Role of H3O Radical in the Degradation of Fuel Cell Proton-Exchange Membranes

Hai Long, Clara Larson, Frank Coms, Bryan Pivovar, Gregg Dahlke, Michael Yandrasits

Research output: Contribution to journalArticlepeer-review

4 Scopus Citations

Abstract

Membrane durability in proton-exchange membrane fuel cells (PEMFCs) is one of the major obstacles limiting its applications, especially in heavy-duty vehicles. Membrane degradation reactions are thought to be attacks by radicals such as hydroxyl (HO) or hydrogen atom (H) generated during fuel cell operation. For the H case, computational modeling results have suggested that the reaction between H and the sulfonic group should be the dominant degradation pathway. However, experimental work implies that the tertiary fluorine (t-F) attack is the dominant H reaction pathway, apparently contradicting the theoretical prediction. Based on previous experimental evidence on isotopic substitution, we postulate that the hydronium radical (H3O) might be present in PEMFCs. Our ab initio modeling indicates that this radical can be stabilized by the sulfonic anion on the polymer side chain. With the assistance of explicit water, the polymer side chain can undergo a conformational change, leading to a greatly reduced barrier for the t-F degradation reaction. Thus, our H3O hypothesis is able to explain not only the previous isotopic substitution experiment but also why the t-F degradation reaction is a highly plausible H degradation mechanism for proton-exchange membranes. To our knowledge, this is the first suggestion that H3O radicals could be present in electrochemical devices with both experimental and theoretical support.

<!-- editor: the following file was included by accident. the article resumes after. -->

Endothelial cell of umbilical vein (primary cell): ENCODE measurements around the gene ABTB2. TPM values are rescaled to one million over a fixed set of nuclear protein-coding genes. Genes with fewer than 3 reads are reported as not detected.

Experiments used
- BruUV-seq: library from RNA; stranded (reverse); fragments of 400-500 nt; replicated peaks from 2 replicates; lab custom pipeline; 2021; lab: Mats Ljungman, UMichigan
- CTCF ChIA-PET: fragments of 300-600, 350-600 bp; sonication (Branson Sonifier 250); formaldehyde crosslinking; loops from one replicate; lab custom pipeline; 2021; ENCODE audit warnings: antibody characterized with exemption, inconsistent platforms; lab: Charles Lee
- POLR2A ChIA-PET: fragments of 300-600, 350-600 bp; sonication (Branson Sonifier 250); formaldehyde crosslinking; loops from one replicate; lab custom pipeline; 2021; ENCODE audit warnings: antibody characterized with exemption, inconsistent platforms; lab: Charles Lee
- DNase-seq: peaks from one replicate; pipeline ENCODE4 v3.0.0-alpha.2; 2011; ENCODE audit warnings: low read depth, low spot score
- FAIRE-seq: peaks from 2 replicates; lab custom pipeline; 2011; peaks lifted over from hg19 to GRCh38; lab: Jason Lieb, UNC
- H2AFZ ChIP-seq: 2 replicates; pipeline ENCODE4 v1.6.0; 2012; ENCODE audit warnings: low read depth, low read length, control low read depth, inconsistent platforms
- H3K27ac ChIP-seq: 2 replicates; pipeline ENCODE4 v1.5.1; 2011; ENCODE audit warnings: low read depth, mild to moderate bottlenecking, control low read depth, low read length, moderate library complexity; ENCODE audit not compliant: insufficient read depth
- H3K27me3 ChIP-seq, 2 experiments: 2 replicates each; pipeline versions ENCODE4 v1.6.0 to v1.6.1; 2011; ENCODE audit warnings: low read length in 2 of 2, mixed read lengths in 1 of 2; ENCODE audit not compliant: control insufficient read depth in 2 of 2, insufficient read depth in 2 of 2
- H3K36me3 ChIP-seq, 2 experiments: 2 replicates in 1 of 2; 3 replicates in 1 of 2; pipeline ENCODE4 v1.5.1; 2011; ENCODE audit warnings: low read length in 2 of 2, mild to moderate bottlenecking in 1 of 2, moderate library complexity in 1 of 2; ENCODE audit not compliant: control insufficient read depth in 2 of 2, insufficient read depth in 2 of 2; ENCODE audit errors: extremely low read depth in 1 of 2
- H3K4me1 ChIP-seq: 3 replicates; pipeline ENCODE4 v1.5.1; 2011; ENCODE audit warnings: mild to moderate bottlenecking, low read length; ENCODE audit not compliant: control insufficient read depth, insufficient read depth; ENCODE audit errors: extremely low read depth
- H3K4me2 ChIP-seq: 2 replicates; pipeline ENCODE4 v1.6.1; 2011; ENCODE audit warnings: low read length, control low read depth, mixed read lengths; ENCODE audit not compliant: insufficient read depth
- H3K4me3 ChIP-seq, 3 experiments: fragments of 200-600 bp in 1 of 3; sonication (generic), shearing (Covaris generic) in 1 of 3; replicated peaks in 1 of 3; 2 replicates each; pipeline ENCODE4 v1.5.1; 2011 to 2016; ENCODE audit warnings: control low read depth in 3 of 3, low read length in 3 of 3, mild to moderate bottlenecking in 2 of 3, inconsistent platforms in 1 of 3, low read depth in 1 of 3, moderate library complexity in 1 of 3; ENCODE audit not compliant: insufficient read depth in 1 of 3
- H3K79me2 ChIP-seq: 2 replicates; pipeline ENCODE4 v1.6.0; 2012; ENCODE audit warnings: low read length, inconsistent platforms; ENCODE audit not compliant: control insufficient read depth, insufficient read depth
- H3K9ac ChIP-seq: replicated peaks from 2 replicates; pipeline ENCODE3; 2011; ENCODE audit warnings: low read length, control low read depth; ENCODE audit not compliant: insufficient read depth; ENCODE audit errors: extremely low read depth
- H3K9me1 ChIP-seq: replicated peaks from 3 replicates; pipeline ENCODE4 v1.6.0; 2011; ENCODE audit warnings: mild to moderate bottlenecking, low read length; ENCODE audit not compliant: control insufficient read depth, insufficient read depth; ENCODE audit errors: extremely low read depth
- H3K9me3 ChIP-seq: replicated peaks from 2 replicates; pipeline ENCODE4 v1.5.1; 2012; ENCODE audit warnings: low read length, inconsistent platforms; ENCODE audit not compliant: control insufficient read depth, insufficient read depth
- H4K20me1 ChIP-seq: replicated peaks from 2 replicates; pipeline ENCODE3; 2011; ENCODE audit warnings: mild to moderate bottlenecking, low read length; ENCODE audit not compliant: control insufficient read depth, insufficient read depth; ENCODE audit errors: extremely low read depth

Original languageAmerican English
Pages (from-to)527-534
Number of pages8
JournalACS Physical Chemistry Au
Volume2
Issue number6
DOIs
StatePublished - 2022

NREL Publication Number

  • NREL/JA-2C00-82610

Keywords

  • ab initio modeling
  • hydronium radical
  • ion-radical interaction
  • membrane degradation
  • proton-exchange membrane fuel cell
  • radical reaction mechanism

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